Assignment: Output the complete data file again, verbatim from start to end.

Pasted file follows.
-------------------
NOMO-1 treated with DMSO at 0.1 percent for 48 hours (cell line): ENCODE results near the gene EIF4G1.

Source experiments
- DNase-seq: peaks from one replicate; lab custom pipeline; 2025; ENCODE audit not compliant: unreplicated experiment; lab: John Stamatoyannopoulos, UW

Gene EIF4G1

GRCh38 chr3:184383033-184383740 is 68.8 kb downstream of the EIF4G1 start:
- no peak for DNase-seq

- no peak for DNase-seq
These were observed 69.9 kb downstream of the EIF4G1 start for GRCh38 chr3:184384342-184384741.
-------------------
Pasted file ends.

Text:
NOMO-1 treated with DMSO at 0.1 percent for 48 hours (cell line): ENCODE results near the gene EIF4G1.

Source experiments
- DNase-seq: peaks from one replicate; lab custom pipeline; 2025; ENCODE audit not compliant: unreplicated experiment; lab: John Stamatoyannopoulos, UW

Gene EIF4G1

GRCh38 chr3:184383033-184383740 is 68.8 kb downstream of the EIF4G1 start:
- no peak for DNase-seq

- no peak for DNase-seq
These were observed 69.9 kb downstream of the EIF4G1 start for GRCh38 chr3:184384342-184384741.